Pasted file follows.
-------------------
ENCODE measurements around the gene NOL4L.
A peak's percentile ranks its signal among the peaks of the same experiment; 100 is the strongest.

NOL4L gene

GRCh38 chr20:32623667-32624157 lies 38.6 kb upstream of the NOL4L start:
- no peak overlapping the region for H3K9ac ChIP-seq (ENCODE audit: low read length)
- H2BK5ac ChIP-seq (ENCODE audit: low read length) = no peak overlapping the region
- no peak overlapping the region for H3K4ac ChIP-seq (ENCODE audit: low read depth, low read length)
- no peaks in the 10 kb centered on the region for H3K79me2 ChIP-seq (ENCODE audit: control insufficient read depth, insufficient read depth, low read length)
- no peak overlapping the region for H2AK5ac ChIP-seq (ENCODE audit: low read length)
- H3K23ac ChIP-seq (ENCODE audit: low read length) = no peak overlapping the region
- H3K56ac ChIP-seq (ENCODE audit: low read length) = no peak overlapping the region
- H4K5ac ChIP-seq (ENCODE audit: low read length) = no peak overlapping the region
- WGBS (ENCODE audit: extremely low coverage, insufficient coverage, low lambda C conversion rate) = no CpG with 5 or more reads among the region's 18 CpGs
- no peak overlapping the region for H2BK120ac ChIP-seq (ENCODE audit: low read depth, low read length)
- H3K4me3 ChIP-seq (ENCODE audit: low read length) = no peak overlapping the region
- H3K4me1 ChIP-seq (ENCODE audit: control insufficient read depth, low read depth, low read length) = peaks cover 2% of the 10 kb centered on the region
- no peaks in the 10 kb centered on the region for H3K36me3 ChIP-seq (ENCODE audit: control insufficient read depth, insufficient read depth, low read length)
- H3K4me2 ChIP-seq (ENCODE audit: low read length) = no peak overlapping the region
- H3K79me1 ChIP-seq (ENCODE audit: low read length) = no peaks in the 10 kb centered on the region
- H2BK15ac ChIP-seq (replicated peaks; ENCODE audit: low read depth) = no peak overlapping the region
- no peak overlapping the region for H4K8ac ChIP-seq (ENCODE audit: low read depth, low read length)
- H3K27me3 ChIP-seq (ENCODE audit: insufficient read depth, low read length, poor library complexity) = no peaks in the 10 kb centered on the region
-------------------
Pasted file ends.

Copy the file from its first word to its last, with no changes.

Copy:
ENCODE measurements around the gene NOL4L.
A peak's percentile ranks its signal among the peaks of the same experiment; 100 is the strongest.

NOL4L gene

GRCh38 chr20:32623667-32624157 lies 38.6 kb upstream of the NOL4L start:
- no peak overlapping the region for H3K9ac ChIP-seq (ENCODE audit: low read length)
- H2BK5ac ChIP-seq (ENCODE audit: low read length) = no peak overlapping the region
- no peak overlapping the region for H3K4ac ChIP-seq (ENCODE audit: low read depth, low read length)
- no peaks in the 10 kb centered on the region for H3K79me2 ChIP-seq (ENCODE audit: control insufficient read depth, insufficient read depth, low read length)
- no peak overlapping the region for H2AK5ac ChIP-seq (ENCODE audit: low read length)
- H3K23ac ChIP-seq (ENCODE audit: low read length) = no peak overlapping the region
- H3K56ac ChIP-seq (ENCODE audit: low read length) = no peak overlapping the region
- H4K5ac ChIP-seq (ENCODE audit: low read length) = no peak overlapping the region
- WGBS (ENCODE audit: extremely low coverage, insufficient coverage, low lambda C conversion rate) = no CpG with 5 or more reads among the region's 18 CpGs
- no peak overlapping the region for H2BK120ac ChIP-seq (ENCODE audit: low read depth, low read length)
- H3K4me3 ChIP-seq (ENCODE audit: low read length) = no peak overlapping the region
- H3K4me1 ChIP-seq (ENCODE audit: control insufficient read depth, low read depth, low read length) = peaks cover 2% of the 10 kb centered on the region
- no peaks in the 10 kb centered on the region for H3K36me3 ChIP-seq (ENCODE audit: control insufficient read depth, insufficient read depth, low read length)
- H3K4me2 ChIP-seq (ENCODE audit: low read length) = no peak overlapping the region
- H3K79me1 ChIP-seq (ENCODE audit: low read length) = no peaks in the 10 kb centered on the region
- H2BK15ac ChIP-seq (replicated peaks; ENCODE audit: low read depth) = no peak overlapping the region
- no peak overlapping the region for H4K8ac ChIP-seq (ENCODE audit: low read depth, low read length)
- H3K27me3 ChIP-seq (ENCODE audit: insufficient read depth, low read length, poor library complexity) = no peaks in the 10 kb centered on the region